# [r-t] winkie extents

Matthew Frye matthew at frye.org.uk
Mon Oct 25 01:59:25 UTC 2010

On 24 Oct 2010, at 23:41, Alexander Holroyd wrote:

> On Sat, 23 Oct 2010, Matthew Frye wrote:
>
>> In other news: I have an answer to Phil's "winking-up" question from months back (it's not possible [For certain cases. Within some limits. I think]). Full email to follow sometime this weekend.
>
> I also came to the conclusion that this is impossible a while ago (assuming you are referring to an extent of major based on winked up minimus), but have forgotten some of the details.  I'd be happy to see your analysis...

Yes, I was talking about a major extent of winked up minimus, I'd been told no one else was looking at this and presumed a -ve result would have been at least mentioned. Well it's done now, so here's (some of) my analysis:

Quick answer: No, it’s not possible.
This statement needs a few qualifications. Most importantly I required using entire courses of the winked-up method. Doing anything else seems to ruin the entire point of extending an extent on n to an extent on 2n.
Secondly, I’ve proved this only for plain bob and double canterbury minimus as the base methods, these proofs represent two extremes but will extend to many if not all minimus extents in-between.

Some observations: each change in the minimus method corresponds to 4 rows in the winked-up. Now, look at the first two of these, in the “plain course” these all have all pairs (12, 34, 56, 78) remaining together following the path of a single bell at the lower stage. The ordering of these pair is well-defined as pairs are swapped for ever position they move, the ordering in the second row of each block of 4 is reversed (as the change here is always an x ).
These 48 rows form a sub-group of the extent that we’ll represent using [12345678] = {12345678, 21436587, 43215678, …}

Clearly, all courses starting from any member of [12345678] contain all of [12345678], so we can only have 1 course starting from each group. There are 840 sub-groups (40320 / 48), we need 420 courses (40320 / 96). ie we must select 50% of the groups to work with. This is all true for any base extent we can choose.

Focusing on the “plain course” of winked-up plain bob, specifically at the 3rd + 4th rows of sections arising from the x in the (minimus) pn we find that all these rows come from 3 groups: [13245768], [17645328], [16745238], thus excluding all courses from any of the members of any of those 3 groups. Here we can only use 1 group of these 4, half of what we need for the extent.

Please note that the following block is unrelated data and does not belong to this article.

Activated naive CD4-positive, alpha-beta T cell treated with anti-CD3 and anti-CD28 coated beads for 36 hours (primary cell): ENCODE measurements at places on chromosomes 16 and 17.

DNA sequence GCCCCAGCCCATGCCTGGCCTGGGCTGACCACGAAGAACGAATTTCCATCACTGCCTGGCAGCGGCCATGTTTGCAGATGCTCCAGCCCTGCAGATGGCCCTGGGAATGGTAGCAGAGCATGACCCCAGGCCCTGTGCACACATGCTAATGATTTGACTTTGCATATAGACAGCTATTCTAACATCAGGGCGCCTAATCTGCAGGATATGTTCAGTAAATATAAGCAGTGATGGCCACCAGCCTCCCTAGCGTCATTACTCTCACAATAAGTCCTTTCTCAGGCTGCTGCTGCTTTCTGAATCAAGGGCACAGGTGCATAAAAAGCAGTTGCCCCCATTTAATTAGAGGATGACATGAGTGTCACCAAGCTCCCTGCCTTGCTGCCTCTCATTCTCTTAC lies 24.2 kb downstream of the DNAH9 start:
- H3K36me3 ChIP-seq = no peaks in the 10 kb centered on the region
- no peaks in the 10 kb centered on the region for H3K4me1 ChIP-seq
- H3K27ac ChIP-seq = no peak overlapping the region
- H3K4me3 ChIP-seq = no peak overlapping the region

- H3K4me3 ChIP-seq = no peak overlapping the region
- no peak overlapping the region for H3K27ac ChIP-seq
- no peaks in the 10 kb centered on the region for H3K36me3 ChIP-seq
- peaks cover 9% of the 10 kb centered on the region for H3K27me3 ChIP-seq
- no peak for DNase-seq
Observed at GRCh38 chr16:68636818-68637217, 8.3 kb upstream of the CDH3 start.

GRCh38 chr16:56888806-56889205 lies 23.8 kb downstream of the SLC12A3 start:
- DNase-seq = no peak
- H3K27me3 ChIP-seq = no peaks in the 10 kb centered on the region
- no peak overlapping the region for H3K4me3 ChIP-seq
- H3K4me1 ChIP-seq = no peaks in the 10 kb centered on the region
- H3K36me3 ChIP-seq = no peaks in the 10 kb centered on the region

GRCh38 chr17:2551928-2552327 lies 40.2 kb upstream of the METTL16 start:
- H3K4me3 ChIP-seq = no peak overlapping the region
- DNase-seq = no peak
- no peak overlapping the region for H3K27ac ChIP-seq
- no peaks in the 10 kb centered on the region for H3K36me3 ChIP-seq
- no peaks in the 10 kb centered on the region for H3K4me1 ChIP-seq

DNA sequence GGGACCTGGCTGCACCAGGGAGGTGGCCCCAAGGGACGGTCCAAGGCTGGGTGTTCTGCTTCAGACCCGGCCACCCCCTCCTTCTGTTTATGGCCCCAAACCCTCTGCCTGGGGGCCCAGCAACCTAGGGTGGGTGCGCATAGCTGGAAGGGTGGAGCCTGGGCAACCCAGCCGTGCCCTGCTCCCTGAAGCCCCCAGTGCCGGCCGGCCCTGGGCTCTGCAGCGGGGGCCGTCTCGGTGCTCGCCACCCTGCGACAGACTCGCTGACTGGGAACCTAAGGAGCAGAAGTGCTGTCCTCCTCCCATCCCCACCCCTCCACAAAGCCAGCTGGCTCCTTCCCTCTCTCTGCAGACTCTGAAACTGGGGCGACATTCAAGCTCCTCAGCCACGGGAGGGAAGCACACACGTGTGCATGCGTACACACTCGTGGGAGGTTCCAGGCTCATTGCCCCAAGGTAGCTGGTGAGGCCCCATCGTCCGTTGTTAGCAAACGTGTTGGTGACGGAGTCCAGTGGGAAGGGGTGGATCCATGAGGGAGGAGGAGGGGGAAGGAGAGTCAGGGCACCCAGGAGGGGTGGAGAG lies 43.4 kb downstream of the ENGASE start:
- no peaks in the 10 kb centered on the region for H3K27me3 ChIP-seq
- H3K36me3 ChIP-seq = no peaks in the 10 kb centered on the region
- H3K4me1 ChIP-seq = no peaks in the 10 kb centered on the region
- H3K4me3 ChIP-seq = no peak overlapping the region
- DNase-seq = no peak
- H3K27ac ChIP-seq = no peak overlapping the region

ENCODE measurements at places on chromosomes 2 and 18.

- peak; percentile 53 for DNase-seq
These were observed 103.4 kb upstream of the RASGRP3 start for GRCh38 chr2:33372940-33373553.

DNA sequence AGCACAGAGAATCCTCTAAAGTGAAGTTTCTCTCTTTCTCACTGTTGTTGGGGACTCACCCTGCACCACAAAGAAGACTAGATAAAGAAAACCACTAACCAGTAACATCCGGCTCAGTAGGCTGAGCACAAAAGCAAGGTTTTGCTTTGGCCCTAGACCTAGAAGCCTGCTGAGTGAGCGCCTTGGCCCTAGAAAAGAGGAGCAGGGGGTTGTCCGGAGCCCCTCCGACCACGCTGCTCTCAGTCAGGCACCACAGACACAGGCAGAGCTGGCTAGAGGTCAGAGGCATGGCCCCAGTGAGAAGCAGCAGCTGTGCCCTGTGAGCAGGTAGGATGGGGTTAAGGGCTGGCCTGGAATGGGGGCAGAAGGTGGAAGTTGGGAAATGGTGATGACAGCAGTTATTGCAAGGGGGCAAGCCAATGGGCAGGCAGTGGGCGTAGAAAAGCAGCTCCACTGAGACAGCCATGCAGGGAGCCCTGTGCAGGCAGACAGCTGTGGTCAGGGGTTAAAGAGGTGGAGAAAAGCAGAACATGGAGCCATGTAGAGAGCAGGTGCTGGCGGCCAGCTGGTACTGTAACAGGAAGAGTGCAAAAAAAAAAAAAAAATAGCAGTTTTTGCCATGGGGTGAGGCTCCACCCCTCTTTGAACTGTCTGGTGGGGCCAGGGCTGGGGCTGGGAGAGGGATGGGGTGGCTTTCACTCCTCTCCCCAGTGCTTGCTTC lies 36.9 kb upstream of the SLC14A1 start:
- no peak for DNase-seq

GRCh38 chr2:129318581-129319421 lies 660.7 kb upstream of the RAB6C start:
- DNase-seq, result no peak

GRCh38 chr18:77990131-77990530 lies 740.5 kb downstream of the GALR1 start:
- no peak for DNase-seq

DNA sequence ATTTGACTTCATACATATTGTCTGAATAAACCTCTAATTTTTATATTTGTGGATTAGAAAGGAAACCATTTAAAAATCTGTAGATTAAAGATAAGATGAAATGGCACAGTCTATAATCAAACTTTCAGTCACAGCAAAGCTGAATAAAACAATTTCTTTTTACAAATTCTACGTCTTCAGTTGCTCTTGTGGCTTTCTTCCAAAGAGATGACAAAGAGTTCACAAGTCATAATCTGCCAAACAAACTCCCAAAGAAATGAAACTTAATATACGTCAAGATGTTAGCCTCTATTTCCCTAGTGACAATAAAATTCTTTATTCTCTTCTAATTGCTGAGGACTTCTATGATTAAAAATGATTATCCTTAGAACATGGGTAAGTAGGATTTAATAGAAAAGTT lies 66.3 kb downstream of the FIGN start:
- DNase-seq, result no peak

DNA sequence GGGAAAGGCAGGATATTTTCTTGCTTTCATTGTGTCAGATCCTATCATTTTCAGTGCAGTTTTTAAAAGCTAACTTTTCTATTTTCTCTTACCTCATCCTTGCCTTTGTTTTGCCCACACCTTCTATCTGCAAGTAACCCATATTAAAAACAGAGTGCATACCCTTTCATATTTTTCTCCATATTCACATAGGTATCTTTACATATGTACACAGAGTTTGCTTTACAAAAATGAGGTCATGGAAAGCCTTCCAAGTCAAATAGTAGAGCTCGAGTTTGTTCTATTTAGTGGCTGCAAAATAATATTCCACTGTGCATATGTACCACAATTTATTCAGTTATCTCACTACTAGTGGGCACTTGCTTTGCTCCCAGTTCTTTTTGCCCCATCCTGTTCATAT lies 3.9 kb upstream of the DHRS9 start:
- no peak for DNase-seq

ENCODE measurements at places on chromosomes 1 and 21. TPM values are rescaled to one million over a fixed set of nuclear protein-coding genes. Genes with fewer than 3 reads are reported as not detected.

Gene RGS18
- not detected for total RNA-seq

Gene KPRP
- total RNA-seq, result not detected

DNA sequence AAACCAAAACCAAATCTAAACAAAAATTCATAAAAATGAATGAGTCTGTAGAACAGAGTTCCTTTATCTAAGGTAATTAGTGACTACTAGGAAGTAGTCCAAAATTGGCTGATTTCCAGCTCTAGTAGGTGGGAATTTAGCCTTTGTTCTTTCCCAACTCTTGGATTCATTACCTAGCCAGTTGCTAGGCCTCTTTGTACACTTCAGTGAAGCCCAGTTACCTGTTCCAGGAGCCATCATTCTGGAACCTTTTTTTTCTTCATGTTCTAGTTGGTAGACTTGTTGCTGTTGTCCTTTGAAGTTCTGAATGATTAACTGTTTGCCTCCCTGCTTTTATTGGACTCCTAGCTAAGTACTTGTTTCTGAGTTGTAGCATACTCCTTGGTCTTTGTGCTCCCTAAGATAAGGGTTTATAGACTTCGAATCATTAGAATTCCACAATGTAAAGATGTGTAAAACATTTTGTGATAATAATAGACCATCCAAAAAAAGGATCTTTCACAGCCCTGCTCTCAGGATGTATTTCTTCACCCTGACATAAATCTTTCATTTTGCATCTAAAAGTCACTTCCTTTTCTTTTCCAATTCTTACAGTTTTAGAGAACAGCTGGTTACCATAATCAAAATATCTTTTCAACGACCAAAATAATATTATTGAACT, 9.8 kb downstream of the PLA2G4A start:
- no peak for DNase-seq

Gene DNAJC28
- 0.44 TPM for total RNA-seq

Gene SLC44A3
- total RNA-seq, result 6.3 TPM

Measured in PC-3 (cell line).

Now: {[12345678], [13245768], [17645328], [16745238]} form another sub-group.
(NB it’s not enough that {12345678, 13245768, 17645328, 16745238} form a group as multiplication of these [ ] groups is NOT well defined how you might naively expect, however the 192 changes included above do indeed form a group). So this maximum of 1 group in 4 is repeated across the entire extent, giving an upper bound of 20160 changes (I did not pursue this further to see if even this was possible, though I suspect not).

This obviously generalises to all right place base minimus extents, but further to all minimus starting methods where the treble crosses with each of the other bells at at least one x in the pn. This includes all 3-part extents with at least one x in the pn. ie 9 of the 11 standard minimus methods.

As x is clearly a bit of a problem, I'll now look at an extent without any: Reverse Canterbury. It's a little more involved and I'll just give a brief outline of what I did here.

There are 6 false groups, however these don't conveniently fall into a group, they do fix which 420 of our [ ] groups we must use, but this isn't relevant now. So we try a different approach.
Consider the case when you *don't* use a course from [12345678], each of [12345678] must be included in alternative courses from the 6 "false" groups. I won't go into detail unless anyone particularly want it, but if you work out which courses bring up which rows, it's not possible to get to all 48 without repetition of some.

As far as generalising this goes, I haven't. A quick look at Double Court suggests it will probably be the same and I suspect all other minimus extents would suffer from this problem (although it remains to prove this). Another little note: winking-up original singles to minor also cannot provide an extent for similar reasons.

Sorry, that's probably a bit more than I meant to write. Now, back to the 147 TDMM, it's starting to get exciting!

Matthew Frye
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